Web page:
We present a microfluidic system for measuring triggered fluorescent signals in single suspended cells. Cells are held in place and manipulated by optically induced surface forces in the Microfluidic Optical Stretcher (MOS) while the Ca2+ signal is recorded with confocal laser scanning microscopy (CLSM). The use of the CLSM allows for simultaneous observation of the trapped cells in bright-field images and recording of their fluorescence signals. We show the applicability of our setup using a cell line that was transfected with a heat sensitive ion channel. The heat developed during optical stretching was used to induce a massive Ca2+ influx. This combination of optical trapping and CLSM opens a wide variety of functional tests using either the deformation or the heat developed in optical traps to induce a change in a fluorescent dye.

An interesting application of the presented setup might be measuring of the restructuring of fluorescently labeled actin or microtubuli upon cellular deformations involving Ca2+ or other signaling messengers. This could help understandig the changes in the cytoskeleton during cancer development contributing to tumor formation and metastasis [12

12. A. Fritsch, M. Höckel, T. Kiessling, K. D. Nnetu, F. Wetzel, M. Zink, and J. A. Käs, “Are biomechanical changes necessary for tumour progression?” Nat. Phys. 6, 730–732 (2010). [CrossRef]

, 46

46. C. T. Mierke, D. Rösel, B. Fabry, and J. Brábek, “Contractile forces in tumor cell migration,” Eur. J. Cell Biol. 87, 669–676 (2008). [CrossRef] [PubMed]

].

In conclusion active cellular responses to heating or deformation mediated by Ca2+ signaling can strongly influence the mechanical properties of cells. Linear or passive biomechanical models [47

47. B. Fabry, G. N. Maksym, J. P. Butler, M. Glogauer, D. Navajas, and J. J. Fredberg, “Scaling the microrheology of living cells,” Phys. Rev. Lett. 87, 148102 (2001). [CrossRef] [PubMed]

49

49. R. Ananthakrishnan, J. Guck, F. Wottawah, S. Schinkinger, B. Lincoln, M. Romeyke, T. Moon, and J. Käs, “Quantifying the contribution of actin networks to the elastic strength of fibroblasts,” J. Theor. Biol. 242, 502–516 (2006). [CrossRef] [PubMed]

] will thus not be able to explain the obtained data (see [50

50. P. Kollmannsberger and B. Fabry, “Linear and nonlinear rheology of living cells,” Annu. Rev. Mater. Res. 41, 75–97 (2011). [CrossRef]

] for a recent review on active and passive cell rheology). Observation of signaling cascades might provide a key to understand these active responses of biological cells to external stimuli.

Acknowledgments

We thank D. Julius (UCSF) for providing the TRPV1 transfected HEK293 cells and A. Fritsch (Univ. Leipzig, Germany) for technical support. The project was funded by the SAB-project 13403 (EFRE) and Agescreen - Biophotonics 5 Program (funded by the German Federal Ministry of Education and Research (BMBF)) and the graduate school Leipzig School of Natural Sciences – Building with Molecules and Nano-objects ”BuildMoNa” of the Universität Leipzig.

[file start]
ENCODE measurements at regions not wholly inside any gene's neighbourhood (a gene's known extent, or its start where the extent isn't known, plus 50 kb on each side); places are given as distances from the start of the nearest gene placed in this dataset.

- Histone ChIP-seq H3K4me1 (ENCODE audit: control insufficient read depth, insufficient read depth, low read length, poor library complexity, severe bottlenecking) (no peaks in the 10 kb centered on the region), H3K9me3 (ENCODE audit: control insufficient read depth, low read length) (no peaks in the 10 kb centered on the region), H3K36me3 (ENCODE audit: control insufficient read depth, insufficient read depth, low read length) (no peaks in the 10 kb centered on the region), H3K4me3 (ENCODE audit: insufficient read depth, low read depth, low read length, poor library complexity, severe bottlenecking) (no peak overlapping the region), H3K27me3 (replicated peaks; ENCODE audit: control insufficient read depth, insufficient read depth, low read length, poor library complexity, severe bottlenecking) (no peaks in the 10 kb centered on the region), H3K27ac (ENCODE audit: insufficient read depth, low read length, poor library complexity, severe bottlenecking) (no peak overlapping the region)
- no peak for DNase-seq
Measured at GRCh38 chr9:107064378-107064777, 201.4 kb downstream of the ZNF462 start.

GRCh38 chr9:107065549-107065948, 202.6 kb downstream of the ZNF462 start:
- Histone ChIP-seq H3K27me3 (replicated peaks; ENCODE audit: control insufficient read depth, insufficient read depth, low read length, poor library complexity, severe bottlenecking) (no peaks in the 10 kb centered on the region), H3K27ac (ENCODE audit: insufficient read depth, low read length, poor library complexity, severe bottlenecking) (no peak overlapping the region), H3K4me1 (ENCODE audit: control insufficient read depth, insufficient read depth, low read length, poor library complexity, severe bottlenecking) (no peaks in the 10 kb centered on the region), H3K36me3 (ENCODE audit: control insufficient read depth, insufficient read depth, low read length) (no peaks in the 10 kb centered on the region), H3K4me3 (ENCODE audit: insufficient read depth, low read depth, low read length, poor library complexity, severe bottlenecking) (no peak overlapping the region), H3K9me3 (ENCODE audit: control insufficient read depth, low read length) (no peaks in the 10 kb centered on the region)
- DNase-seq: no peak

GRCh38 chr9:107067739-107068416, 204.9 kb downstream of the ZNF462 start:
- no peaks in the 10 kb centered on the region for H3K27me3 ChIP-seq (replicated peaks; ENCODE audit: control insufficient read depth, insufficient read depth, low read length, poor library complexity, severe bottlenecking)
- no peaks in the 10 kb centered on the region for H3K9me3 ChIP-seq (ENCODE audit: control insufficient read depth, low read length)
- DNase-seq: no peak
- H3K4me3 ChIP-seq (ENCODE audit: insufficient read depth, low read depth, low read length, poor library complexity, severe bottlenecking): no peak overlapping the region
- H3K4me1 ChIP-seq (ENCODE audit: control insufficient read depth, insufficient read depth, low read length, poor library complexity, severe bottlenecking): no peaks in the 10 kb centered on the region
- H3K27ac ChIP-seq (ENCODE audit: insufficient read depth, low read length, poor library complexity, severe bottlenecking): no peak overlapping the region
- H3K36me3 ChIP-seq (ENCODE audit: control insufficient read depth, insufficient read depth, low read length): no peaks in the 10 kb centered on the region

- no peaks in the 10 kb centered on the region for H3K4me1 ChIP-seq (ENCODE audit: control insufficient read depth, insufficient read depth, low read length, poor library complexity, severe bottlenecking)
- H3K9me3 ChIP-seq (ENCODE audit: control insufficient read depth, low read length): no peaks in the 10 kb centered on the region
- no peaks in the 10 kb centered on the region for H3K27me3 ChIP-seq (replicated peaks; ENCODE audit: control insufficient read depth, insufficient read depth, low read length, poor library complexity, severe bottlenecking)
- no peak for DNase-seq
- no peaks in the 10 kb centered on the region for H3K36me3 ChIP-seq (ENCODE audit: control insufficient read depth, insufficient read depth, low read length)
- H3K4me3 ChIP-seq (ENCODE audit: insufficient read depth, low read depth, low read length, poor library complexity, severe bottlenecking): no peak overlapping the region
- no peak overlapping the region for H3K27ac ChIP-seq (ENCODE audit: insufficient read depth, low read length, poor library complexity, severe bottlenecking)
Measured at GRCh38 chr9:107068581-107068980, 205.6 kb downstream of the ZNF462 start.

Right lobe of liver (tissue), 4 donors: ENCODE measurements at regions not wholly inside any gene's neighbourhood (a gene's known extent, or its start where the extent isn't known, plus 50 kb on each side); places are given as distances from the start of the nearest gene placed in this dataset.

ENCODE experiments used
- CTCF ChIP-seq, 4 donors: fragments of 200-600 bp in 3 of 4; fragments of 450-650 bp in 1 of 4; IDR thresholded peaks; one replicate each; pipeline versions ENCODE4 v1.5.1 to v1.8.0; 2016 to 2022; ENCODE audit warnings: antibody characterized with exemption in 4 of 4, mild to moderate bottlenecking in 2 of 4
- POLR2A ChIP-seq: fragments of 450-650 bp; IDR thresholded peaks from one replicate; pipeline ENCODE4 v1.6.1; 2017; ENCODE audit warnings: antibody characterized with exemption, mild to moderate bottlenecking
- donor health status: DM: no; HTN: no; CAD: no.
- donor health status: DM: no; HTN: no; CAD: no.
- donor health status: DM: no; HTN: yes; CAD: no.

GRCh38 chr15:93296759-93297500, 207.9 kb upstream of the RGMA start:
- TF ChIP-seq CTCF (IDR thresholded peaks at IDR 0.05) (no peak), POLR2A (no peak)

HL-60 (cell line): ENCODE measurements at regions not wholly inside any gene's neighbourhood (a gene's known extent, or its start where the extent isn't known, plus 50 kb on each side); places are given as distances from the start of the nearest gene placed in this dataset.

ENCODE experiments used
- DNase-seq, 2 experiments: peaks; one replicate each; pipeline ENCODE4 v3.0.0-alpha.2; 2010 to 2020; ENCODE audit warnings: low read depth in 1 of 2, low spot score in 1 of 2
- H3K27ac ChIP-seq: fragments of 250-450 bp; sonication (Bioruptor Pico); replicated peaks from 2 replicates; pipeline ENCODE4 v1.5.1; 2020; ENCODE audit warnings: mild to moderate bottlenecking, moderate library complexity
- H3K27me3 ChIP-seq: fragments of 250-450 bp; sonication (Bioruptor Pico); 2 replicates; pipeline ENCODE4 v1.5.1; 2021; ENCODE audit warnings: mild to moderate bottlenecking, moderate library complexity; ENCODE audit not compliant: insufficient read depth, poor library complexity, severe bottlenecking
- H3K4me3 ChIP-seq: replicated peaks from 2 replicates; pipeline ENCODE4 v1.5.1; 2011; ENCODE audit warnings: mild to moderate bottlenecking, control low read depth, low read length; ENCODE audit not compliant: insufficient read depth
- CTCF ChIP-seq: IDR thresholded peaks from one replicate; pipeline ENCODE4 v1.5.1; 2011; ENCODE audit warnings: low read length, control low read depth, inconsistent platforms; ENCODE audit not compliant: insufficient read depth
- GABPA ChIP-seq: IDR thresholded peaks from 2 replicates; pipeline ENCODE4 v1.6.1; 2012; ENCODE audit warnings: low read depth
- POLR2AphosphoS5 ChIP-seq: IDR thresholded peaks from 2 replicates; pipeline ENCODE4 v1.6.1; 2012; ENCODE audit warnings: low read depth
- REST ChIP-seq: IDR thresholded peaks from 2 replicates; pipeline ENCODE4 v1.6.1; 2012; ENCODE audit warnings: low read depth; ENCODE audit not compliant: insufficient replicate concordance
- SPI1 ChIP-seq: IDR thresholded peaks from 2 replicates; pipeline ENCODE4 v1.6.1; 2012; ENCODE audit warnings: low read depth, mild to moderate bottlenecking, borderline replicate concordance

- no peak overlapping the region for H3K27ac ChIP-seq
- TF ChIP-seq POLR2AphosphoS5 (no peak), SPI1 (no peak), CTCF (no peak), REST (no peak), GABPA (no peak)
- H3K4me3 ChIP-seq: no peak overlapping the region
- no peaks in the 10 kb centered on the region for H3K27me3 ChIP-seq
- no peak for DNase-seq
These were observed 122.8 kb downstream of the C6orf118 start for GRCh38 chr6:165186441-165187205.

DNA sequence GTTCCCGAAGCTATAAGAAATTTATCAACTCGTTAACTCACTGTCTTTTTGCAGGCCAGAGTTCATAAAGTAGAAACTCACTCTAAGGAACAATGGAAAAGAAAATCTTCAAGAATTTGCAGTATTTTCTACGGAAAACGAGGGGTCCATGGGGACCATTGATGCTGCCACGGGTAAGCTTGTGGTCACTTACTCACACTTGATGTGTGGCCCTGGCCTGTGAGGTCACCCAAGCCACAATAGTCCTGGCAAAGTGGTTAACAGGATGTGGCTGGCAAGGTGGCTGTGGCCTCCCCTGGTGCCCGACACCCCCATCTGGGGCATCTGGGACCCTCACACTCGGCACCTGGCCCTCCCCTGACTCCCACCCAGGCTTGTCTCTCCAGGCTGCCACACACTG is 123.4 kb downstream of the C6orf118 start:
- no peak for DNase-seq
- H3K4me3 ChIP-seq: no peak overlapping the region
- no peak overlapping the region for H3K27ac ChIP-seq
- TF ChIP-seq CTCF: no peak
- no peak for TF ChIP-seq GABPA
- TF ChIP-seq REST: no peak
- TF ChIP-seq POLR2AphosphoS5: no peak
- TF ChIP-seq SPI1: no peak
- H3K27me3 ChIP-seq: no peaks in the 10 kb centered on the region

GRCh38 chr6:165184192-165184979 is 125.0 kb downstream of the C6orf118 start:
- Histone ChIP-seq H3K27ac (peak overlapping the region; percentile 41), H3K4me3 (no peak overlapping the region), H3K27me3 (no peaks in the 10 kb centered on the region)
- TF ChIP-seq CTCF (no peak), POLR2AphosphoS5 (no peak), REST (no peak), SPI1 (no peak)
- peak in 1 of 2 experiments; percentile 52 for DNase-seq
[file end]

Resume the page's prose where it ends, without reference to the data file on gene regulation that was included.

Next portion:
References and links

1.

A. Ashkin, “Acceleration and trapping of particles by radiation pressure,” Phys. Rev. Lett. 24, 156–159 (1970). [CrossRef]

2.

A. Ashkin and J. Dziedzic, “Optical trapping and manipulation of viruses and bacteria,” Science 235, 1517–1520 (1987). [CrossRef] [PubMed]

3.

A. Ashkin, J. M. Dziedzic, and T. Yamane, “Optical trapping and manipulation of single cells using infrared laser beams,” Nature 330, 769–771 (1987). [CrossRef] [PubMed]

4.

K. Svoboda and S. M. Block, “Biological applications of optical forces,” Annu. Rev. Biophys. Biomol. Struct. 23, 247–285 (1994). [CrossRef] [PubMed]

5.

H. Zhang and K.-K. Liu, “Optical tweezers for single cells,” J. R. Soc., Interface 5, 671–690 (2008). [CrossRef]

6.

J. Guck, R. Ananthakrishnan, T. J. Moon, C. C. Cunningham, and J. Käs, “Optical deformability of soft biological dielectrics,” Phys. Rev. Lett. 84, 5451–5454 (2000). [CrossRef] [PubMed]

7.

J. Guck, R. Ananthakrishnan, H. Mahmood, T. J. Moon, C. C. Cunningham, and J. Käs, “The optical stretcher: a novel laser tool to micromanipulate cells,” Biophys. J. 81, 767–784 (2001). [CrossRef] [PubMed]

8.

J. Guck, S. Schinkinger, B. Lincoln, F. Wottawah, S. Ebert, M. Romeyke, D. Lenz, H. M. Erickson, R. Ananthakrishnan, D. Mitchell, J. Käs, S. Ulvick, and C. Bilby, “Optical deformability as an inherent cell marker for testing malignant transformation and metastatic competence,” Biophys. J. 88, 3689–3698 (2005). [CrossRef] [PubMed]

9.

F. Lautenschläger, S. Paschke, S. Schinkinger, A. Bruel, M. Beil, and J. Guck, “The regulatory role of cell mechanics for migration of differentiating myeloid cells,” Proc. Natl. Acad. Sci. U.S.A. 106, 15696–15701 (2009). [CrossRef] [PubMed]

10.

B. Lincoln, S. Schinkinger, K. Travis, F. Wottawah, S. Ebert, F. Sauer, and J. Guck, “Reconfigurable microfluidic integration of a dual-beam laser trap with biomedical applications,” Biomed. Microdevices 9, 703–710 (2007). [CrossRef] [PubMed]